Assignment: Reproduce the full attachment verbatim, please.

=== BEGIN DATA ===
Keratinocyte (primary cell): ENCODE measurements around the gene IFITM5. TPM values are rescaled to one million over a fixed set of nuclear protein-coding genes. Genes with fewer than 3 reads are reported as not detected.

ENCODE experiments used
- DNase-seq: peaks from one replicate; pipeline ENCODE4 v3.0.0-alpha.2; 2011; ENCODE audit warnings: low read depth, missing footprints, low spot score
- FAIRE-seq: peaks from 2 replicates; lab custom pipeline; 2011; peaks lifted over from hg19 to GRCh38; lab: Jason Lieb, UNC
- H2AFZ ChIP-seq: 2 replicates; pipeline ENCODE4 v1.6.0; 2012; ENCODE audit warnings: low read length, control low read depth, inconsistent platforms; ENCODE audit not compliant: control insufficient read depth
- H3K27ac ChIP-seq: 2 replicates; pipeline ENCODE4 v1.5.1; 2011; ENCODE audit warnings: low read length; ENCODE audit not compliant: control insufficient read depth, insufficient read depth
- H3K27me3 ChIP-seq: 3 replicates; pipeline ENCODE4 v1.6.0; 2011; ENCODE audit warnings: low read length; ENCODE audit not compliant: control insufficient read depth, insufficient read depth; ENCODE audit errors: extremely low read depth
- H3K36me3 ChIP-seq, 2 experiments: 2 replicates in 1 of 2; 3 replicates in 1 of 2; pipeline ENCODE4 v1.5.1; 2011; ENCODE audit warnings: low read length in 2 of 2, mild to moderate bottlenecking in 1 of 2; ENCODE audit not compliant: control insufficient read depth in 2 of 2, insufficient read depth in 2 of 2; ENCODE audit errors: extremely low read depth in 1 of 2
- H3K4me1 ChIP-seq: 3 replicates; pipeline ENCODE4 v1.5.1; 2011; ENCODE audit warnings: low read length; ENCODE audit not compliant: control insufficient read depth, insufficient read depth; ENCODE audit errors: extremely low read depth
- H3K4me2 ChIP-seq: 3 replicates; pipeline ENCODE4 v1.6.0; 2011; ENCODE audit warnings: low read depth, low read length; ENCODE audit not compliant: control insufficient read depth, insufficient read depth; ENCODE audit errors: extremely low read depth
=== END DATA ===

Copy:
Keratinocyte (primary cell): ENCODE measurements around the gene IFITM5. TPM values are rescaled to one million over a fixed set of nuclear protein-coding genes. Genes with fewer than 3 reads are reported as not detected.

ENCODE experiments used
- DNase-seq: peaks from one replicate; pipeline ENCODE4 v3.0.0-alpha.2; 2011; ENCODE audit warnings: low read depth, missing footprints, low spot score
- FAIRE-seq: peaks from 2 replicates; lab custom pipeline; 2011; peaks lifted over from hg19 to GRCh38; lab: Jason Lieb, UNC
- H2AFZ ChIP-seq: 2 replicates; pipeline ENCODE4 v1.6.0; 2012; ENCODE audit warnings: low read length, control low read depth, inconsistent platforms; ENCODE audit not compliant: control insufficient read depth
- H3K27ac ChIP-seq: 2 replicates; pipeline ENCODE4 v1.5.1; 2011; ENCODE audit warnings: low read length; ENCODE audit not compliant: control insufficient read depth, insufficient read depth
- H3K27me3 ChIP-seq: 3 replicates; pipeline ENCODE4 v1.6.0; 2011; ENCODE audit warnings: low read length; ENCODE audit not compliant: control insufficient read depth, insufficient read depth; ENCODE audit errors: extremely low read depth
- H3K36me3 ChIP-seq, 2 experiments: 2 replicates in 1 of 2; 3 replicates in 1 of 2; pipeline ENCODE4 v1.5.1; 2011; ENCODE audit warnings: low read length in 2 of 2, mild to moderate bottlenecking in 1 of 2; ENCODE audit not compliant: control insufficient read depth in 2 of 2, insufficient read depth in 2 of 2; ENCODE audit errors: extremely low read depth in 1 of 2
- H3K4me1 ChIP-seq: 3 replicates; pipeline ENCODE4 v1.5.1; 2011; ENCODE audit warnings: low read length; ENCODE audit not compliant: control insufficient read depth, insufficient read depth; ENCODE audit errors: extremely low read depth
- H3K4me2 ChIP-seq: 3 replicates; pipeline ENCODE4 v1.6.0; 2011; ENCODE audit warnings: low read depth, low read length; ENCODE audit not compliant: control insufficient read depth, insufficient read depth; ENCODE audit errors: extremely low read depth